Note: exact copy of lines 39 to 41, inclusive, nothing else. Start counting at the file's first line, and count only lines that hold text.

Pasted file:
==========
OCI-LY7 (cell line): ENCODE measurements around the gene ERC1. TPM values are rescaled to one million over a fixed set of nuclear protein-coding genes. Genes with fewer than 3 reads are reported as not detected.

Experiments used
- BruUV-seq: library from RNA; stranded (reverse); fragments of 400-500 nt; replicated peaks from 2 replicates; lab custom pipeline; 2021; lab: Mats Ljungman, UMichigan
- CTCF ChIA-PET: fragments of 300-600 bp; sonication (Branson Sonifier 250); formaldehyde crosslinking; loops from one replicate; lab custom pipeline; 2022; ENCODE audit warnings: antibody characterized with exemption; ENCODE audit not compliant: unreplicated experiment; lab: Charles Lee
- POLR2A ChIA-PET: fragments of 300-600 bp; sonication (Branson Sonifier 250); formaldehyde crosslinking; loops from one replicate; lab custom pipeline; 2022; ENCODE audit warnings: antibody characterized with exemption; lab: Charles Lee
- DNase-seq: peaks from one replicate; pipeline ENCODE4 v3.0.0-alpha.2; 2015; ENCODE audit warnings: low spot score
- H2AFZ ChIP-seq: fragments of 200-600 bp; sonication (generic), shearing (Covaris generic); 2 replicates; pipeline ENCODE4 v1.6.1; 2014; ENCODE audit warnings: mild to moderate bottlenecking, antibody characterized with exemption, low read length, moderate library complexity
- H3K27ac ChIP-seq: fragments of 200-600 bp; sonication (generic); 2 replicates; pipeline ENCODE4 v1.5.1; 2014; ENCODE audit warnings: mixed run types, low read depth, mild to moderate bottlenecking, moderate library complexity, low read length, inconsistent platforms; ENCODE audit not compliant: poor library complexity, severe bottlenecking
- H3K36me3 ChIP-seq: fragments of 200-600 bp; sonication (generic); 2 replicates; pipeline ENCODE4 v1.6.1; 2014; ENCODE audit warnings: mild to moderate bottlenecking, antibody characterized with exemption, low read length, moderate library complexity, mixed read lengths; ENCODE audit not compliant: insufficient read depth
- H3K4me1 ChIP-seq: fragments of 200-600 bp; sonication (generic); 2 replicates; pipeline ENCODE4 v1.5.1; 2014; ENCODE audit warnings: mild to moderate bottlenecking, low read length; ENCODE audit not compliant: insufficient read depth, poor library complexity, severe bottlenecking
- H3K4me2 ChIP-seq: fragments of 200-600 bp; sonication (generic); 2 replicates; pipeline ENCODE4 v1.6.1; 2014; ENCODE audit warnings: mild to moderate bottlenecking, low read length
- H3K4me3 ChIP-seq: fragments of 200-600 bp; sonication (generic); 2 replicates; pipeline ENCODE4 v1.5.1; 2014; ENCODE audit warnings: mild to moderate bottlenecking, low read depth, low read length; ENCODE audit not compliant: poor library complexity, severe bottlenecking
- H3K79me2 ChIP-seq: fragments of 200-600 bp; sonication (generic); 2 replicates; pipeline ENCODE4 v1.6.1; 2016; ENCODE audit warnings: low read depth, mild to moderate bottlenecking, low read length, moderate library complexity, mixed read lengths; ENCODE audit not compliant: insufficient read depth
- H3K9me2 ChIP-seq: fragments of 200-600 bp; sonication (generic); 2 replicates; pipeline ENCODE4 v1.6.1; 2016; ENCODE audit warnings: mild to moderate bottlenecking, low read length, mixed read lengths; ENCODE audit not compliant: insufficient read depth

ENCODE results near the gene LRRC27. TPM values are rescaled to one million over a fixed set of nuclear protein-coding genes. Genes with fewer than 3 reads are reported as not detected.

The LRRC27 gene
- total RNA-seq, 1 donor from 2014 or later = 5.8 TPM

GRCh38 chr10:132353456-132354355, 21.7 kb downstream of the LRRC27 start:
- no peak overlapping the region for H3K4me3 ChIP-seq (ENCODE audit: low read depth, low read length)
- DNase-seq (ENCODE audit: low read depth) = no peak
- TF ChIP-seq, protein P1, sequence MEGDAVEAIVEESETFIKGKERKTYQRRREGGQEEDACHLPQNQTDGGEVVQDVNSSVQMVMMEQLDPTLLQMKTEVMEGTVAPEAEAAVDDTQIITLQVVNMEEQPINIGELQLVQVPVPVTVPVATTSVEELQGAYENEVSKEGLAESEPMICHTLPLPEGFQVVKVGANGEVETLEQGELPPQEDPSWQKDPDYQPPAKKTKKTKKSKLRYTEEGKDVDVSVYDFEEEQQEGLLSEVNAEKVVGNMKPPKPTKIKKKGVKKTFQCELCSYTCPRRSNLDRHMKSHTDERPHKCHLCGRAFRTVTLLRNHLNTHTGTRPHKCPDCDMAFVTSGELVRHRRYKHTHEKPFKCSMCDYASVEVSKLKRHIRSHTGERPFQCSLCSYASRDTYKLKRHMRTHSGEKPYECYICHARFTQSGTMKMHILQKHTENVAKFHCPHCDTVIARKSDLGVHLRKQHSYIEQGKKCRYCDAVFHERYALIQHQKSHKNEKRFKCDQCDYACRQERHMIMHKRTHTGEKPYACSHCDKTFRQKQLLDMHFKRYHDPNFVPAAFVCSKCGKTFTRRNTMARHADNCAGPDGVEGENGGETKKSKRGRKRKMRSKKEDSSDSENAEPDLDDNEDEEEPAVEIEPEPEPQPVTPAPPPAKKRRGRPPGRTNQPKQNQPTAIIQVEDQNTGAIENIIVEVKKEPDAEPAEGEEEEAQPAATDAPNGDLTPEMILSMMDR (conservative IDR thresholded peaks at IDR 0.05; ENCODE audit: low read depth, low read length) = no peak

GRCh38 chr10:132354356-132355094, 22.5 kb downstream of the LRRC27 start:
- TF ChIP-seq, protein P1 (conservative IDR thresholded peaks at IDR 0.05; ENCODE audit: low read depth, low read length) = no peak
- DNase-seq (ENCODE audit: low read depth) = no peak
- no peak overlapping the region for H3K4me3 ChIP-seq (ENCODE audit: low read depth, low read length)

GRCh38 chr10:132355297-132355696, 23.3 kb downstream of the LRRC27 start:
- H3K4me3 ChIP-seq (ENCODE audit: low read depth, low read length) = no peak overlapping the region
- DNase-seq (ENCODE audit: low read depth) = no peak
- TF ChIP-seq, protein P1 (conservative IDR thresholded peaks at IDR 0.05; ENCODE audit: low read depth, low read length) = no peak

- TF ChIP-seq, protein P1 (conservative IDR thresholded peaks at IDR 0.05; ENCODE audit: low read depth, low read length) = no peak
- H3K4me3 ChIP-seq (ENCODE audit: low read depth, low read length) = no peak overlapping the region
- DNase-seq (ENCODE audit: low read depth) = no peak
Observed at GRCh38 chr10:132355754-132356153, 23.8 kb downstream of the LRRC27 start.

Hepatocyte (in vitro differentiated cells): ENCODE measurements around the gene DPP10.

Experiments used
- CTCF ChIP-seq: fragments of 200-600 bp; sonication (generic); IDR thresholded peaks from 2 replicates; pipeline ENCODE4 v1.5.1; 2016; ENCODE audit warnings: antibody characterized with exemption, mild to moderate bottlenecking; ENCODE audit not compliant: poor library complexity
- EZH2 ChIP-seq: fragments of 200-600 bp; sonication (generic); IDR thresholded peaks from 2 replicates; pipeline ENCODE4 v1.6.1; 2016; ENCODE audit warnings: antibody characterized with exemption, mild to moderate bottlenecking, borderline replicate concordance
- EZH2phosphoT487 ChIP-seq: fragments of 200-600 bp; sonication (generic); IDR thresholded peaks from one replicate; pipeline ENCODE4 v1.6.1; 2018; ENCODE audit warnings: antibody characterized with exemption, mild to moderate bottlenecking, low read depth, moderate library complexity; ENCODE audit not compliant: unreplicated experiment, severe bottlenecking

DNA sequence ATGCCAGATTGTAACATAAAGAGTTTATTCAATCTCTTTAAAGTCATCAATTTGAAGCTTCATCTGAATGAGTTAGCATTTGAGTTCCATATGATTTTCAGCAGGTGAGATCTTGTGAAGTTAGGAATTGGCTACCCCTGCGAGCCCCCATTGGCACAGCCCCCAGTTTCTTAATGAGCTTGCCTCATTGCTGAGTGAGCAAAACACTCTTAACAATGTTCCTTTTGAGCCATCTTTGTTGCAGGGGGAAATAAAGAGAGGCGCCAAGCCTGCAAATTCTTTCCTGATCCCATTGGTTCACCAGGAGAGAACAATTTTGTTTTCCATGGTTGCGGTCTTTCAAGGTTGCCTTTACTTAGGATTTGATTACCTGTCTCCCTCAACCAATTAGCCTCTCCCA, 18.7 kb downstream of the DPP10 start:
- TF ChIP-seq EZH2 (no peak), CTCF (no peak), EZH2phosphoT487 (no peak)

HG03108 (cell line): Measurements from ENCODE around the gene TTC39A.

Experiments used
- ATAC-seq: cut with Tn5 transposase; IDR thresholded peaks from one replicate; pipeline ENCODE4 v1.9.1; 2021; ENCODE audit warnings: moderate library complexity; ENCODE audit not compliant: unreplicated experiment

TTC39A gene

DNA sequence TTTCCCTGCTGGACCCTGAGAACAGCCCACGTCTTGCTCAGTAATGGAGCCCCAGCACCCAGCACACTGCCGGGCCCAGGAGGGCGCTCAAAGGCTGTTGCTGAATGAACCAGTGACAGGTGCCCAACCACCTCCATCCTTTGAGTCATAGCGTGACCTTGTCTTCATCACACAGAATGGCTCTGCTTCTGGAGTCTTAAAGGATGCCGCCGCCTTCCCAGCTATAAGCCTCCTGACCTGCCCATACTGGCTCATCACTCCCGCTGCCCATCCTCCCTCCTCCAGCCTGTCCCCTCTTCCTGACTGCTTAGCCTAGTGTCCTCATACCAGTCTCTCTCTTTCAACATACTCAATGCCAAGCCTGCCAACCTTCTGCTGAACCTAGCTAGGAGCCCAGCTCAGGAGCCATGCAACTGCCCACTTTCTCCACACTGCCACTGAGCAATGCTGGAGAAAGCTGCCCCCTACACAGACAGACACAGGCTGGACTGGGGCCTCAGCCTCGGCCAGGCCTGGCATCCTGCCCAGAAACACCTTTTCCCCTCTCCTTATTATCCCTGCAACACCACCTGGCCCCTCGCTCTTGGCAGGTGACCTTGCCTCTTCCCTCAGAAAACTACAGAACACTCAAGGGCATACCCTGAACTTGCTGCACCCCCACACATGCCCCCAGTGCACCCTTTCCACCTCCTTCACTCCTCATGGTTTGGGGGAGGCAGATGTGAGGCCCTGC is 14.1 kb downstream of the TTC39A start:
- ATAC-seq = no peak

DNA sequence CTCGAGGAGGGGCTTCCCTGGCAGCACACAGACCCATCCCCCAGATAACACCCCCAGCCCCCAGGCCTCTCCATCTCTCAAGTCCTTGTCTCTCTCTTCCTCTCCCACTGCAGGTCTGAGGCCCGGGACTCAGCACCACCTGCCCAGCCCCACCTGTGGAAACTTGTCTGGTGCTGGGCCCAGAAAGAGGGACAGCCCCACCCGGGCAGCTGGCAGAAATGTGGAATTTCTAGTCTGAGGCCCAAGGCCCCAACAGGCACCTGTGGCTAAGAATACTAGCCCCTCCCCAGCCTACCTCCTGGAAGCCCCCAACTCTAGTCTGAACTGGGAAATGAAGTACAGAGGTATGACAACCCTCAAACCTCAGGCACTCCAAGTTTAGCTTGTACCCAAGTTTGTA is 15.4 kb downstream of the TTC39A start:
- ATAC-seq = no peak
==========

DNA sequence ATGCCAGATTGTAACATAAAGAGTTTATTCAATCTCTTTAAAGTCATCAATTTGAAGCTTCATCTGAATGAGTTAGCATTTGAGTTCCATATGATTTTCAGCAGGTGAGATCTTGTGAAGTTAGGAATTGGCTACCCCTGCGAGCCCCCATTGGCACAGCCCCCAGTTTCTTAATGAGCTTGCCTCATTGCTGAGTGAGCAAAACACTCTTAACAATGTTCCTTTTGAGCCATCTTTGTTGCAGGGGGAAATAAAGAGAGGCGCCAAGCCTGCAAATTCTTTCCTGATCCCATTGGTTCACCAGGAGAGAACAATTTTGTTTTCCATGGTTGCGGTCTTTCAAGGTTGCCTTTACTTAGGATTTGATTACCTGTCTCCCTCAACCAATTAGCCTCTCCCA, 18.7 kb downstream of the DPP10 start:
- TF ChIP-seq EZH2 (no peak), CTCF (no peak), EZH2phosphoT487 (no peak)

HG03108 (cell line): Measurements from ENCODE around the gene TTC39A.